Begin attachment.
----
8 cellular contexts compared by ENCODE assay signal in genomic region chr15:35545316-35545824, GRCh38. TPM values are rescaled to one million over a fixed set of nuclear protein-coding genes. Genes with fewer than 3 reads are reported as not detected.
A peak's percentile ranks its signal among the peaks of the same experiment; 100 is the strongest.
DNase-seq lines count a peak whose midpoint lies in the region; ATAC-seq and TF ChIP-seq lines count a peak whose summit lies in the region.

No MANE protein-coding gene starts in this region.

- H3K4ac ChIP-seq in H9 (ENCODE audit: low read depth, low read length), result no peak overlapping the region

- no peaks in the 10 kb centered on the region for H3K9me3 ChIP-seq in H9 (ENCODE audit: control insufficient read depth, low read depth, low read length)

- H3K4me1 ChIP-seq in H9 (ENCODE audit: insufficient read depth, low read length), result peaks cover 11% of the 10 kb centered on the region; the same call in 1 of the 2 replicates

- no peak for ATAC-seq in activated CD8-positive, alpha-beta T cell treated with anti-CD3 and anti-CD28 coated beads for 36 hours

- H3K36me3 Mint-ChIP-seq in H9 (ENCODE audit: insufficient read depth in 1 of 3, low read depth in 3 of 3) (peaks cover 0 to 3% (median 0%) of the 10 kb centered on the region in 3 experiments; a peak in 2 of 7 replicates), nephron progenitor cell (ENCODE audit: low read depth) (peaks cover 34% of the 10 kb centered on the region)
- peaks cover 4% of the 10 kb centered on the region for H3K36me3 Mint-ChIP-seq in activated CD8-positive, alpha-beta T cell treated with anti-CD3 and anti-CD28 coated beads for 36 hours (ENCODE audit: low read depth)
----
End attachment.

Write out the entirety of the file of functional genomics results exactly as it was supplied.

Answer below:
8 cellular contexts compared by ENCODE assay signal in genomic region chr15:35545316-35545824, GRCh38. TPM values are rescaled to one million over a fixed set of nuclear protein-coding genes. Genes with fewer than 3 reads are reported as not detected.
A peak's percentile ranks its signal among the peaks of the same experiment; 100 is the strongest.
DNase-seq lines count a peak whose midpoint lies in the region; ATAC-seq and TF ChIP-seq lines count a peak whose summit lies in the region.

No MANE protein-coding gene starts in this region.

- H3K4ac ChIP-seq in H9 (ENCODE audit: low read depth, low read length), result no peak overlapping the region

- no peaks in the 10 kb centered on the region for H3K9me3 ChIP-seq in H9 (ENCODE audit: control insufficient read depth, low read depth, low read length)

- H3K4me1 ChIP-seq in H9 (ENCODE audit: insufficient read depth, low read length), result peaks cover 11% of the 10 kb centered on the region; the same call in 1 of the 2 replicates

- no peak for ATAC-seq in activated CD8-positive, alpha-beta T cell treated with anti-CD3 and anti-CD28 coated beads for 36 hours

- H3K36me3 Mint-ChIP-seq in H9 (ENCODE audit: insufficient read depth in 1 of 3, low read depth in 3 of 3) (peaks cover 0 to 3% (median 0%) of the 10 kb centered on the region in 3 experiments; a peak in 2 of 7 replicates), nephron progenitor cell (ENCODE audit: low read depth) (peaks cover 34% of the 10 kb centered on the region)
- peaks cover 4% of the 10 kb centered on the region for H3K36me3 Mint-ChIP-seq in activated CD8-positive, alpha-beta T cell treated with anti-CD3 and anti-CD28 coated beads for 36 hours (ENCODE audit: low read depth)